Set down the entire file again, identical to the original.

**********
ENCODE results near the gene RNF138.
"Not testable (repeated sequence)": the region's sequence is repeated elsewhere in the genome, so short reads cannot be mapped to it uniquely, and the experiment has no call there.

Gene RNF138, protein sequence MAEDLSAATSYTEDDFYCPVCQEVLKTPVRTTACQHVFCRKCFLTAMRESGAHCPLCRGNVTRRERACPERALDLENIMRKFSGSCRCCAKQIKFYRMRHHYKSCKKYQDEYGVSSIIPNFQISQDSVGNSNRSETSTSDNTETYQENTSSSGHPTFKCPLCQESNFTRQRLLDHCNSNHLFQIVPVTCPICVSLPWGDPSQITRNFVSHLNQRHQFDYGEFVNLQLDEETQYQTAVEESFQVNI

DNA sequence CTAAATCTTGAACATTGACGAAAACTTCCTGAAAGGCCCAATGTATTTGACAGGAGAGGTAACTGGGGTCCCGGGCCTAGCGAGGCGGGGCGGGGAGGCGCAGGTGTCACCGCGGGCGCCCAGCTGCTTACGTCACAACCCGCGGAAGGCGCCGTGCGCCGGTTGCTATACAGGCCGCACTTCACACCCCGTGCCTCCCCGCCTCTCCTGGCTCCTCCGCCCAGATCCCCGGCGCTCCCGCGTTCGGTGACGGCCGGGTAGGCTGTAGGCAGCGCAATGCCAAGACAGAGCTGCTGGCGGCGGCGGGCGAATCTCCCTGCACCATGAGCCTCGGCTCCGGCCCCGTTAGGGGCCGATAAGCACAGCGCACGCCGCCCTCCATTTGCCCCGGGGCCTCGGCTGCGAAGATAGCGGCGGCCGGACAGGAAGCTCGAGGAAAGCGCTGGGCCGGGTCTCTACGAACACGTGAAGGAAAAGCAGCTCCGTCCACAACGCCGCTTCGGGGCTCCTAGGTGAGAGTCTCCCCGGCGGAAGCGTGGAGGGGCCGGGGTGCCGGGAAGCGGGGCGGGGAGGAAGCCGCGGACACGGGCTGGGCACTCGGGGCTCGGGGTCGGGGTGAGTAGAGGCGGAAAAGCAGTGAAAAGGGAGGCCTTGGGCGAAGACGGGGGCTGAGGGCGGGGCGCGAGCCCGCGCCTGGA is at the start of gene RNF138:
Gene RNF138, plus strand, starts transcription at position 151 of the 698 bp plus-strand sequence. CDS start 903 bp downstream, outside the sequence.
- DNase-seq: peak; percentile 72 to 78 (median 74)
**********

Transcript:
ENCODE results near the gene RNF138.
"Not testable (repeated sequence)": the region's sequence is repeated elsewhere in the genome, so short reads cannot be mapped to it uniquely, and the experiment has no call there.

Gene RNF138, protein sequence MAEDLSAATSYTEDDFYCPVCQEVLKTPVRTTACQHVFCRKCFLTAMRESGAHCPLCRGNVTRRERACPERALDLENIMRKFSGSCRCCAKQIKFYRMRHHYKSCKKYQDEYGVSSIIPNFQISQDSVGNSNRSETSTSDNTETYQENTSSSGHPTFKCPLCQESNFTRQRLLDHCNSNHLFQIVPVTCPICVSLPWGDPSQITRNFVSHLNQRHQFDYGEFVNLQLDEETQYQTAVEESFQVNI

DNA sequence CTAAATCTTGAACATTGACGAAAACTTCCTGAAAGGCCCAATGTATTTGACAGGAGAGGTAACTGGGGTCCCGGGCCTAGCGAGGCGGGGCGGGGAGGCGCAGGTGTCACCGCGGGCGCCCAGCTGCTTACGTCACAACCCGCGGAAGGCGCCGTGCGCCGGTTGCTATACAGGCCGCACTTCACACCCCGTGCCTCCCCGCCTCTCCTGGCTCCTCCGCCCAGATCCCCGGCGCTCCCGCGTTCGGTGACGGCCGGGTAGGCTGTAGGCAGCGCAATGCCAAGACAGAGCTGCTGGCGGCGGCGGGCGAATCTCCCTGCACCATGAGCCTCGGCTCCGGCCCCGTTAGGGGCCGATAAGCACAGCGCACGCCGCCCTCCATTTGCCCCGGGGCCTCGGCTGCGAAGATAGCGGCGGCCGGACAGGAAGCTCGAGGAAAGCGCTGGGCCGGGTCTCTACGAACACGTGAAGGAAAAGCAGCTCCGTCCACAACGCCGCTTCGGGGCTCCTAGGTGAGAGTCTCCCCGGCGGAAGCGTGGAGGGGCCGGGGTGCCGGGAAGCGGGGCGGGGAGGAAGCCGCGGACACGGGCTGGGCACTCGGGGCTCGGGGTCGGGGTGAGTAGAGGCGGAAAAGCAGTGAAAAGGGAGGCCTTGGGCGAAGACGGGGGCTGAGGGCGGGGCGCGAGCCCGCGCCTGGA is at the start of gene RNF138:
Gene RNF138, plus strand, starts transcription at position 151 of the 698 bp plus-strand sequence. CDS start 903 bp downstream, outside the sequence.
- DNase-seq: peak; percentile 72 to 78 (median 74)